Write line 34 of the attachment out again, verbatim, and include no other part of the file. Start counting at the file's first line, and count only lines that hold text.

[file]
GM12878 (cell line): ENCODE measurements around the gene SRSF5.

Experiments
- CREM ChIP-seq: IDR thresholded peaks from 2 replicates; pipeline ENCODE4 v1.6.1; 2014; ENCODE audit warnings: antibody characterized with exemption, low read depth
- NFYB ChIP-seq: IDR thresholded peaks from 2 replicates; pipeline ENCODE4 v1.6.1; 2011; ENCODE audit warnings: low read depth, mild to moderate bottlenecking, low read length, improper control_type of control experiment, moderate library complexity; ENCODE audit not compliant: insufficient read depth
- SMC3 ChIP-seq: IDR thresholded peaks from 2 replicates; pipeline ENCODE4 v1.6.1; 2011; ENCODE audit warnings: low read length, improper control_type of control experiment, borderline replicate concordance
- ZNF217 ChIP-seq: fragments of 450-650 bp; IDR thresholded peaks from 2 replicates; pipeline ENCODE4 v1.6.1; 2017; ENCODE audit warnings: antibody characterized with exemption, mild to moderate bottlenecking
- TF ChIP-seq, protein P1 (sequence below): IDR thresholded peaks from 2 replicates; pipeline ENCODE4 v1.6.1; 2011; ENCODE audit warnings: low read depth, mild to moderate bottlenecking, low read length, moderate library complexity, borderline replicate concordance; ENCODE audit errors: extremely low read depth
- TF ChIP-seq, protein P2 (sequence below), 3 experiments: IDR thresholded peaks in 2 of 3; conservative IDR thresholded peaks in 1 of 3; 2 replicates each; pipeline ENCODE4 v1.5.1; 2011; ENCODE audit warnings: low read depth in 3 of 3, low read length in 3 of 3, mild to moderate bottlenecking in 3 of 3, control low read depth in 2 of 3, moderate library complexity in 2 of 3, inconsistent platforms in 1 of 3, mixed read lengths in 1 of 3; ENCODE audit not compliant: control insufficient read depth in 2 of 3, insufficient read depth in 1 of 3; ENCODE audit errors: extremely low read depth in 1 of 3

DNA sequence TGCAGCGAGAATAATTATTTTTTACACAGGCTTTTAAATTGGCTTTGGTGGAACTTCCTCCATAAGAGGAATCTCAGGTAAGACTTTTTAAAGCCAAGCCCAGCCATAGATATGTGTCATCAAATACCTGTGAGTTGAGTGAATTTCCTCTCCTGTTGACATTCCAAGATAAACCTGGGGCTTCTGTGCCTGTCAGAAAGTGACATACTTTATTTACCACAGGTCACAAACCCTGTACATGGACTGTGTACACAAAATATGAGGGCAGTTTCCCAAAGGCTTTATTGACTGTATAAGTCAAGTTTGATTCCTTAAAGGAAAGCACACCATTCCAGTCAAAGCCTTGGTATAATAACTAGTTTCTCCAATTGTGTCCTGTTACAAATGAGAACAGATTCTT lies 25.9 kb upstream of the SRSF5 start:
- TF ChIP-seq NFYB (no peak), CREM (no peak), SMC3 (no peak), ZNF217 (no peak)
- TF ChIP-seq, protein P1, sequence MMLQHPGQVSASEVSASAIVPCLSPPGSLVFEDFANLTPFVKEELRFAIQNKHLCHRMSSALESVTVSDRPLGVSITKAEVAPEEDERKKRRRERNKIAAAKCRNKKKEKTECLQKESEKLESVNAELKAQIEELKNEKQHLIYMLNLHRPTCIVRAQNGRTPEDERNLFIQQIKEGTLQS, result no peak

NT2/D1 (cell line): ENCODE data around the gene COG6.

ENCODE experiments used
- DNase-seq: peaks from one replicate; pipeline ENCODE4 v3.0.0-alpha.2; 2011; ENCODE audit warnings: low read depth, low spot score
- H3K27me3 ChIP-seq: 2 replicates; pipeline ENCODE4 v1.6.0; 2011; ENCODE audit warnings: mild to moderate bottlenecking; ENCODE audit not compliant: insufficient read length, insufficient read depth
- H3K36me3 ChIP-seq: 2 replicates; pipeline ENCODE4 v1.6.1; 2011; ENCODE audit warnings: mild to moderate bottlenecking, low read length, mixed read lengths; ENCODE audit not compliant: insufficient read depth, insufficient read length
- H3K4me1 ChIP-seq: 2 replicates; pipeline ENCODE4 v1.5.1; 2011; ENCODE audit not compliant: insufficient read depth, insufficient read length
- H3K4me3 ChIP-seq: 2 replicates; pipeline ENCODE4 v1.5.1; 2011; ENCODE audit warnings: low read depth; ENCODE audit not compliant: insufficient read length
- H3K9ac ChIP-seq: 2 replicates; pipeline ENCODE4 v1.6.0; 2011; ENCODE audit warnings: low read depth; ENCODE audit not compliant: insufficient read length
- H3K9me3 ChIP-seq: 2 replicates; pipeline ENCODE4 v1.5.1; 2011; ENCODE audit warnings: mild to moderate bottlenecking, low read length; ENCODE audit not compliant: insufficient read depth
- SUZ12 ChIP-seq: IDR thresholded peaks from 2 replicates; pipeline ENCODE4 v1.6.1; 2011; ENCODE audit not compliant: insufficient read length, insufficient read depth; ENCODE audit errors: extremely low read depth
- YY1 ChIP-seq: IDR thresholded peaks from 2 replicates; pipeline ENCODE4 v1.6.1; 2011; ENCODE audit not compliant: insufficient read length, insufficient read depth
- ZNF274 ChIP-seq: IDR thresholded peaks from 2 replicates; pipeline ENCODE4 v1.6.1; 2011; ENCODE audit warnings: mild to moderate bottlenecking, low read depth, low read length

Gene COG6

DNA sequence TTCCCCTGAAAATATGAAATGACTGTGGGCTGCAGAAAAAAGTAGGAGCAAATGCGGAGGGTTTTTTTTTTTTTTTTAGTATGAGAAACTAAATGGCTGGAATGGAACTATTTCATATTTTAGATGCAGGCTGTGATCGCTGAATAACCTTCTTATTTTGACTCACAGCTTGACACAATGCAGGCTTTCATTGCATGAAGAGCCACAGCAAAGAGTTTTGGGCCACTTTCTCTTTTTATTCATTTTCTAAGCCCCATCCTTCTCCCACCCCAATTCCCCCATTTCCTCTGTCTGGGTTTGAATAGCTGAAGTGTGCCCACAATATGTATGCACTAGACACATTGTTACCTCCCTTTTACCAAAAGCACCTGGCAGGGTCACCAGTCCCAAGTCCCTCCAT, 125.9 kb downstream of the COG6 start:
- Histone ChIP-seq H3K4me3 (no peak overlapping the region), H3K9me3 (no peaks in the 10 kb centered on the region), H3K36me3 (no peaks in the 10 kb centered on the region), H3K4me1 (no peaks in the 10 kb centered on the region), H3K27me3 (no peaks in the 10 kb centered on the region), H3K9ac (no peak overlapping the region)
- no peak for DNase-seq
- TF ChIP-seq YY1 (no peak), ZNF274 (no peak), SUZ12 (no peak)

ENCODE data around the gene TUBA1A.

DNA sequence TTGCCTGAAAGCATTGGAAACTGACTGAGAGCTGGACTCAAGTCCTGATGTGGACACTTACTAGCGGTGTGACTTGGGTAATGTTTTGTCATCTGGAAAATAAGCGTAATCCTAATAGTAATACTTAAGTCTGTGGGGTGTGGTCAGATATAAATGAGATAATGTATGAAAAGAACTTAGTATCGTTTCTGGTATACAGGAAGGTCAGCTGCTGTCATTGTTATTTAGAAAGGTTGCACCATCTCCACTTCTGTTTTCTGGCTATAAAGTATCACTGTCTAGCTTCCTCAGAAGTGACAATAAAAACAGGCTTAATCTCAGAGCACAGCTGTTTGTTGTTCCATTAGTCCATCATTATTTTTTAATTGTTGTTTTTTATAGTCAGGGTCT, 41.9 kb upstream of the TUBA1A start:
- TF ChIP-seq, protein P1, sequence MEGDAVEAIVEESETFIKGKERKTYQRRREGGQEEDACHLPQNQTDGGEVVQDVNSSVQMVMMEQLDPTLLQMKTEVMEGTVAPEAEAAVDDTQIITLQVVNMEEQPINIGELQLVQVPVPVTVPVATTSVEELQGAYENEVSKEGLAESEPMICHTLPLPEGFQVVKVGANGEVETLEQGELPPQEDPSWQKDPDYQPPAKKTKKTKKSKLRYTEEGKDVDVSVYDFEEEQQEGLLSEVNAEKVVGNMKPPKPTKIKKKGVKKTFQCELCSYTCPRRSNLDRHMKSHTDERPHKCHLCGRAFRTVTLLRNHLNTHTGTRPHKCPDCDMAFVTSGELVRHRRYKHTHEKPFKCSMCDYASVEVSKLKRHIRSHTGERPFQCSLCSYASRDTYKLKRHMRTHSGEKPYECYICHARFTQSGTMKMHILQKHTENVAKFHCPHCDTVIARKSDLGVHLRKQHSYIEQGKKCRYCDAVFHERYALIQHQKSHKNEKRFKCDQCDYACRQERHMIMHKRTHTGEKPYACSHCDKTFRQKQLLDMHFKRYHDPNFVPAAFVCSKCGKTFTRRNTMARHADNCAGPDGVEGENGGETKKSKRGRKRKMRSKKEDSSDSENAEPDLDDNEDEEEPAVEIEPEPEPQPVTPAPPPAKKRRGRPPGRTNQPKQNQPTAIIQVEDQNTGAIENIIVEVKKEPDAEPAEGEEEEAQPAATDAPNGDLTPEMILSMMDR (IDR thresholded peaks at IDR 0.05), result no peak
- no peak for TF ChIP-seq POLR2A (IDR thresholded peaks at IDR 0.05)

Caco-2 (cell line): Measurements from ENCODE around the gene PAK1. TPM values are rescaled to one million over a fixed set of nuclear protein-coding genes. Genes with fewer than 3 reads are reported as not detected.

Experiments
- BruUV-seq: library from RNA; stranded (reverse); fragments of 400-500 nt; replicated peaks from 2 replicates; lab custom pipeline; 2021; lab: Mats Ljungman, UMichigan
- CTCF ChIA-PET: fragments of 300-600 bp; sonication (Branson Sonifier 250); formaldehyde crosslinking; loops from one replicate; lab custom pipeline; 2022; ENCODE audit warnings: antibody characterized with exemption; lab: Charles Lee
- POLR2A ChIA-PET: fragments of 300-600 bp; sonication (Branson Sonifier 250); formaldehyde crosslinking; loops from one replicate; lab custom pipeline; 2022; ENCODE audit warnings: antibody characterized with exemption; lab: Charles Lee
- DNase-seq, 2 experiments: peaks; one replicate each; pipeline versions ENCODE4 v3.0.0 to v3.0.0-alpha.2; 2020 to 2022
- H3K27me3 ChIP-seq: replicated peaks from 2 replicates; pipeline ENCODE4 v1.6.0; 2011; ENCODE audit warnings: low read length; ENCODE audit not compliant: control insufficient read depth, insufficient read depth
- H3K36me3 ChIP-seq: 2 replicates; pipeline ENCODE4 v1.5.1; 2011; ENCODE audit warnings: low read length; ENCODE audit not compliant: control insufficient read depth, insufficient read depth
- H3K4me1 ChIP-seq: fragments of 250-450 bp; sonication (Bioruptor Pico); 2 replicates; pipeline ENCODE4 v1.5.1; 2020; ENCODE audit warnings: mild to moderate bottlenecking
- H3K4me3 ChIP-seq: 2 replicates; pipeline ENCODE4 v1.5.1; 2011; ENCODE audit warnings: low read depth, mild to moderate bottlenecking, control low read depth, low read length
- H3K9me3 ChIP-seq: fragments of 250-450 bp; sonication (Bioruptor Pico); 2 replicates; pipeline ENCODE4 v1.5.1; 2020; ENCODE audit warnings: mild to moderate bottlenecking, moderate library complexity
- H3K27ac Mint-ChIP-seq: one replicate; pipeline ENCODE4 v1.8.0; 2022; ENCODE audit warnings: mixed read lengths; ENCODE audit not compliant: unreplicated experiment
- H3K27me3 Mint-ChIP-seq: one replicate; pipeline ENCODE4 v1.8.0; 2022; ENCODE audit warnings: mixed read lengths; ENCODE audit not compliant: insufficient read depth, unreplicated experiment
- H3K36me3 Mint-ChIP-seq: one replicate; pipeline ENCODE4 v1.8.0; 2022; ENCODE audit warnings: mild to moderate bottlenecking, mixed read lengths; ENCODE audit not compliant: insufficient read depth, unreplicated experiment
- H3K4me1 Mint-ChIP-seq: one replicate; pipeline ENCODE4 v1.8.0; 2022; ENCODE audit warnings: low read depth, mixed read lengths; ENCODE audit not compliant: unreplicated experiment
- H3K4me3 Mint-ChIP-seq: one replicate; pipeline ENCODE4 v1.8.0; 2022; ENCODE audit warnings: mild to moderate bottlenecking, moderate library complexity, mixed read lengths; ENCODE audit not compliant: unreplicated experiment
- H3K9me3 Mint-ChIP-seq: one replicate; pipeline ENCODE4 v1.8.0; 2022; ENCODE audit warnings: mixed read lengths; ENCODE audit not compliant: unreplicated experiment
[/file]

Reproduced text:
Experiments